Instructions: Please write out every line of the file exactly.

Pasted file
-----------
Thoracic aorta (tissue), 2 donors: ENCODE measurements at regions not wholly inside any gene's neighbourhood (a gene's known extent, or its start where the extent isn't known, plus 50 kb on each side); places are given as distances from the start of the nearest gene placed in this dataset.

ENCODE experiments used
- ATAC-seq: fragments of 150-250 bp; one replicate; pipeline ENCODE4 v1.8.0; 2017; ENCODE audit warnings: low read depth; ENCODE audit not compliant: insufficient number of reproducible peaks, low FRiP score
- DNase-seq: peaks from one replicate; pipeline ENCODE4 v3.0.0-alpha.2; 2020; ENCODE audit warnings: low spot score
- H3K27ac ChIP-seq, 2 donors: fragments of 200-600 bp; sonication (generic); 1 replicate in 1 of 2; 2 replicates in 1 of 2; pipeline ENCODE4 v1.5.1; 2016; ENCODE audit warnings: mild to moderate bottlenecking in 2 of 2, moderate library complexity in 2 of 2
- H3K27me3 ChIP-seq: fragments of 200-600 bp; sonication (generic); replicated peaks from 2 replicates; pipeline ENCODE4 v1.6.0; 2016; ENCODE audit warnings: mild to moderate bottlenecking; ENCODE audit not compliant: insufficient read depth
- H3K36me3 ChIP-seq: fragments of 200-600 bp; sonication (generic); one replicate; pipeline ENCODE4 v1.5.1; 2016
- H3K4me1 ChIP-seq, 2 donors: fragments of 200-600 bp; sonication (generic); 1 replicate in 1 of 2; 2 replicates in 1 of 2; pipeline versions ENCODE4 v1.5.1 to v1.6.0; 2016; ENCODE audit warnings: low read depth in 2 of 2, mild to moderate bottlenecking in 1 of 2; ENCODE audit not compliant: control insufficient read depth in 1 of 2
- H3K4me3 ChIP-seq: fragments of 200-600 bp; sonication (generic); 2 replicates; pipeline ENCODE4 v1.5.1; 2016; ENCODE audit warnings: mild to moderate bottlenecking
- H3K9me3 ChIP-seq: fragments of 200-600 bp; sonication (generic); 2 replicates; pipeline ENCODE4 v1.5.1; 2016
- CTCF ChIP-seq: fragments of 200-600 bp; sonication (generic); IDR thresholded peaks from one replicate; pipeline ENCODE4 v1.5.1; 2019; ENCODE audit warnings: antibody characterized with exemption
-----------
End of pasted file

Thoracic aorta (tissue), 2 donors: ENCODE measurements at regions not wholly inside any gene's neighbourhood (a gene's known extent, or its start where the extent isn't known, plus 50 kb on each side); places are given as distances from the start of the nearest gene placed in this dataset.

ENCODE experiments used
- ATAC-seq: fragments of 150-250 bp; one replicate; pipeline ENCODE4 v1.8.0; 2017; ENCODE audit warnings: low read depth; ENCODE audit not compliant: insufficient number of reproducible peaks, low FRiP score
- DNase-seq: peaks from one replicate; pipeline ENCODE4 v3.0.0-alpha.2; 2020; ENCODE audit warnings: low spot score
- H3K27ac ChIP-seq, 2 donors: fragments of 200-600 bp; sonication (generic); 1 replicate in 1 of 2; 2 replicates in 1 of 2; pipeline ENCODE4 v1.5.1; 2016; ENCODE audit warnings: mild to moderate bottlenecking in 2 of 2, moderate library complexity in 2 of 2
- H3K27me3 ChIP-seq: fragments of 200-600 bp; sonication (generic); replicated peaks from 2 replicates; pipeline ENCODE4 v1.6.0; 2016; ENCODE audit warnings: mild to moderate bottlenecking; ENCODE audit not compliant: insufficient read depth
- H3K36me3 ChIP-seq: fragments of 200-600 bp; sonication (generic); one replicate; pipeline ENCODE4 v1.5.1; 2016
- H3K4me1 ChIP-seq, 2 donors: fragments of 200-600 bp; sonication (generic); 1 replicate in 1 of 2; 2 replicates in 1 of 2; pipeline versions ENCODE4 v1.5.1 to v1.6.0; 2016; ENCODE audit warnings: low read depth in 2 of 2, mild to moderate bottlenecking in 1 of 2; ENCODE audit not compliant: control insufficient read depth in 1 of 2
- H3K4me3 ChIP-seq: fragments of 200-600 bp; sonication (generic); 2 replicates; pipeline ENCODE4 v1.5.1; 2016; ENCODE audit warnings: mild to moderate bottlenecking
- H3K9me3 ChIP-seq: fragments of 200-600 bp; sonication (generic); 2 replicates; pipeline ENCODE4 v1.5.1; 2016
- CTCF ChIP-seq: fragments of 200-600 bp; sonication (generic); IDR thresholded peaks from one replicate; pipeline ENCODE4 v1.5.1; 2019; ENCODE audit warnings: antibody characterized with exemption